, in reply, said, that the case had been already so fully argued that he need only say a few words upon that occasion. Upon the first introduction of the bill, he had not selected individual cases of great hardship, but he had referred to all the cases which had come before the courts. He knew that women had a strong disinclination to bring their wrongs before a public court, and to claim the last comfort which they could enjoy in this life; it was only, therefore, in cases where the natural feelings of the mother were exceedingly strong, that the courts of law were at present called upon to interfere; but all these cases, without exception, he had brought under the notice of the House in the first instance. His right hon. Friend objected to the granting of this small quantum of justice, because it would tend to promote separation; but the right hon. Gentleman's argument was a strong one in favour of the bill, for what was more deplorable than that this depth of feeling should be the last link to prevent a virtuous woman from separating from her husband who ill uses her, and that only by this iron bond should they have the power of inducing the wife to remain under her husband's roof, and that the husband should be allowed thus to torture and to play upon the feelings of his wife, whatever cruelty he might have used towards her. But then it was alleged, that applications to the judges would tend to disclose private scandal: it would have a directly opposite effect—it would prevent the disclosure. As the law now stood, husbands must apply by attachment against their wives, and the wives outraged the laws of their country by removing the children, rather than outrage the dearer ties of nature. Now, these applications were made in public courts, where all proceedings were legally reported; but his object was, to have the cases heard before a private tribunal, which would be above suspicion, where the cases would be shielded from the public eye. It would be no defence to an action for libel, for disclosing to the public the facts detailed in the affidavits read before a judge at chambers, that the facts had appeared in such affidavits, because they would only be read at chambers, and the right to publish the reports extended only to the courts. The facts, therefore, could appear only at the instance of one or other of the parties; and even then, the publication would be equally indefensible. He placed his case on this simple point. He sought not to disturb the common-law right of the father to the custody of his children; he sought merely to allow a remedy in certain cases of grievous wrong, by giving to judges a discretionary power, which they had themselves asked for, to permit a wife to see her children. He prayed the House in some degree to assimilate the law of the land to the law of nature, and give in part that justice which had been so often prayed for, and too long delayed.

Mr. Goulburn

was of opinion, that this bill would only apply to a few unimportant cases. The bill would give power to divorced women to see their children, and have control over them. He could not conceive a more impolitic provision. If the father wished to preserve his children from contamination, he should keep them se- parated from such a woman. He agreed with his right hon. and learned Friend (Sr E. Sugden) that every difficulty should be thrown in the way of separation, as there were many disputes which now ended happily, but which, under increased facilities, would terminate in separation. But he laboured under this difficulty in answering the learned Sergeant, that the cases alluded to, having never met the public eye, were not reported. They, however, were sufficiently numerous to confirm him in his opposition to this bill.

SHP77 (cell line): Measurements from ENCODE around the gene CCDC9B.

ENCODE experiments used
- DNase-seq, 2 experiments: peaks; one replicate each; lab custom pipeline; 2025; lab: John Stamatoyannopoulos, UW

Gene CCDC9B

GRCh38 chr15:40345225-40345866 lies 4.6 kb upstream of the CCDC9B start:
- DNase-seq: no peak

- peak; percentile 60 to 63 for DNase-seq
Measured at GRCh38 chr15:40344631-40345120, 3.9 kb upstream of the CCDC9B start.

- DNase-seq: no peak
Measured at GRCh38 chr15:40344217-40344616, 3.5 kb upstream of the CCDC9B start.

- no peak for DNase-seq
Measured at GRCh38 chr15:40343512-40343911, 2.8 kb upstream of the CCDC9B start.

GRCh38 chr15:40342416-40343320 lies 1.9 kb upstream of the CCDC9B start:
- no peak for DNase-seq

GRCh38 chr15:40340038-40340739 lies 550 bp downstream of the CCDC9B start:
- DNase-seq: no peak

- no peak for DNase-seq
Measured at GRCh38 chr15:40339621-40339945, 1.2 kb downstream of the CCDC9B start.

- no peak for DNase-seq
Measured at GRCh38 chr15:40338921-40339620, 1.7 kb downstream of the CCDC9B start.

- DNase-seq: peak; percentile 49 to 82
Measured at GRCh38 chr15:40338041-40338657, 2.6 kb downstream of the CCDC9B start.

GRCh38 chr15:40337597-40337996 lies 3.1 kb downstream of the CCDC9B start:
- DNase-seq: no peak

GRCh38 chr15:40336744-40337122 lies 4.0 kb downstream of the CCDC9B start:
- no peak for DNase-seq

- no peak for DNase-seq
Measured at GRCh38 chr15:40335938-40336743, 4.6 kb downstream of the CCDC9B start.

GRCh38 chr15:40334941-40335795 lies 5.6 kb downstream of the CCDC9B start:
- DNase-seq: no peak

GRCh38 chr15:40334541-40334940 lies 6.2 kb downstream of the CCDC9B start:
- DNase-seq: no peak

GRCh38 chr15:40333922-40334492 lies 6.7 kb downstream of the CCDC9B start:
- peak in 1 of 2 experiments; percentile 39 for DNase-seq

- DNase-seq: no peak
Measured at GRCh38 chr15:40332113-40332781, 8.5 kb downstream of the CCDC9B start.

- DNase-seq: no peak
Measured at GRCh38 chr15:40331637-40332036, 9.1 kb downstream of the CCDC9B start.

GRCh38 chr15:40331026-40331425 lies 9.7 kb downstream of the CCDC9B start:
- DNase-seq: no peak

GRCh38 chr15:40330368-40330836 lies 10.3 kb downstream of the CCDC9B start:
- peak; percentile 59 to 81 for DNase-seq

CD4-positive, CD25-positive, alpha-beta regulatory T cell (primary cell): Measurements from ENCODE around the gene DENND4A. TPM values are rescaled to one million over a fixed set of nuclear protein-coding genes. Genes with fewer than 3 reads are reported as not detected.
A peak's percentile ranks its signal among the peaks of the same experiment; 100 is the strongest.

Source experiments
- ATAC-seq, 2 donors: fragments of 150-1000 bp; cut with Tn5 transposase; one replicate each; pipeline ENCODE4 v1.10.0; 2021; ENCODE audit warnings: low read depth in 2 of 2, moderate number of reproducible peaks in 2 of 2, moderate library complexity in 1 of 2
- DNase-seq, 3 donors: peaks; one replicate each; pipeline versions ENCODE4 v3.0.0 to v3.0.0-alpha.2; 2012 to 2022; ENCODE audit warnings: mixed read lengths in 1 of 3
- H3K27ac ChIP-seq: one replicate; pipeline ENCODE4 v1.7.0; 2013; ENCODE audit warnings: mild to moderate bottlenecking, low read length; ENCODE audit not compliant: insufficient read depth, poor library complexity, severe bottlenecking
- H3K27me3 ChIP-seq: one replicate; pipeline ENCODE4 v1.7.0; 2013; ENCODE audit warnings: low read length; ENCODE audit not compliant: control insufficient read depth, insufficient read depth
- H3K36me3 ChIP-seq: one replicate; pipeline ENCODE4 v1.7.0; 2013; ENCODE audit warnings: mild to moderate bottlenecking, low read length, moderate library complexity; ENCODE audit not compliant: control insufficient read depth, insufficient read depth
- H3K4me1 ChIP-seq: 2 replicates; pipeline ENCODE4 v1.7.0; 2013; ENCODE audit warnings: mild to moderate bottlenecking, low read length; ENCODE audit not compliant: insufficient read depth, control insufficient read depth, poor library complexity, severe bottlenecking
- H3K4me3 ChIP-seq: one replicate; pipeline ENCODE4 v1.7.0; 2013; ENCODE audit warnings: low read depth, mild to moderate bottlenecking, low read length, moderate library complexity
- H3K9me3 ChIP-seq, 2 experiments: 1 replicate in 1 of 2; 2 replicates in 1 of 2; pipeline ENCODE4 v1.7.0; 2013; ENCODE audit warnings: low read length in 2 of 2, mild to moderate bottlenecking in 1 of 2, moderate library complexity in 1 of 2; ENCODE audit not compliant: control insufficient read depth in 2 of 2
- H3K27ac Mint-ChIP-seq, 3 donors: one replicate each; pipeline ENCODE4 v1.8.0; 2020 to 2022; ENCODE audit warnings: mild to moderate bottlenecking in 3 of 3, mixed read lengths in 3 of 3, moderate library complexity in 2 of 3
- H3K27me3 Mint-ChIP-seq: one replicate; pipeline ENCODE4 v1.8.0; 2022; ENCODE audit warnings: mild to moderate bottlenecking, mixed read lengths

Mr. Freshfield

was of opinion, that the judges should be given a discretionary power to allow mothers access to their children. It was said, that the bill would facilitate separation, but the present state of the law facilitated oppression, as he believed that the fault was as often on one side as on the other. He believed, that bad wives were not more plentiful than bad husbands. On these grounds, he would not have the slightest hesitation in voting for this bill.

Lord Mahon

thought, that when criminal conduct was proved against the mother, she ought not to be permitted to see her children. If some provision of this sort was introduced into the bill, it would tend greatly to obviate the objections against it. Unless that were done, he should be under the painful necessity of voting against the bill.

Mr. Sergeant Talfourd

, if he found the feeling of the House in favour of such a clause, and that its insertion would have the effect of removing the scruples which were at present entertained against the measure, would have no objection to introduce such a clause on the third reading, and leave the House to deal with it.

The House divided on the motion, that the Bill be engrossed;—Ayes 91, Noes 18:—Majority 73.

List of the AYES.
Abercromby, hn. G. R. Bryan, G.
Aglionby, W. A. Burrell, Sir C.
Attwood, W. Busfield, W.
Attwood, M. Campbell, W. F.
Bannerman, A. Chalmers, P.
Barnard, E. G. Chapman, Sir M. L. C.
Barrington, Viscount Chester, H.
Barry, G. S. Chichester, J. P. B.
Bewes, T. Courtenay, P.
Bolling, W. Craig, W. G.
Brahazon, Sir W. Davies, Colonel
Brocklehurst, J. Dennistoun, J.
Brotherton, J. D'Israeli, B.
Dundas, F. Muskett, G. A.
Ellis, J. G'Brien, W. S.
Evans, W. Palmer, C. F.
Fort, J. Parker, J.
Freshficld, J. W. Pease, J.
Gibson, Tr. Protheroe, E.
Greenaway, C. Pryme, G.
Grimsditch, T. Rice, E. R.
Hall, B. Rice, right hon. T. S.
Handley, H. Rickford, W.
Harvey, D. W. Roche, W.
Hector, C. J. Rolleston, L.
Hindley, C. Round, J.
Hope, G. W. Salwey, Colonel
Horsman, E. Sinclair, Sir G.
Howard, P. H. Strickland, Sir G.
Hughes, W. B. Strutt, E.
Hume, J. Surrey, Earl of
Mutton, R. Talbot, J. H.
Inglis, Sir R. H. Thornley, T.
Jephson, C. D. O. Turner, E.
Jervis, S. Vigors, N. A.
Kirk, P. Villiers, C. P.
Lister, E. C. Wakley, T.
Lockhart, A. M. Wallace, R.
Lynch, A. H. White, A.
Mackenzie, T. Wilkins, W.
Macleod, R. Williams, W.
Mahon, Viscount Williams, W. A.
Marshall, W. Wood, G. W.
Marsland, H. Young, J.
Maule, W. H. TELLERS.
Milnes, R. M. Talfourd, Sergeant
Murray, rt. hon. J. A. Praed, W. M.
List of the NOES.
Bateson, Sir R. Pringle, A.
Buller, Sir J. Y. Round, C. G.
Conolly, E. Sugden, rt. hon. Sir E.
Gillon, W. D. Turner, W.
Grote, C. Warburton, H.
Halford, H. Wood, Colone T.
Hawkes, T. Wood, Thomas
Heathcote, Sir W.
Humphery, J. TELLERS.
Jervis, J. Goulburn, H.
Mackenzie, W. F. Shaw, F.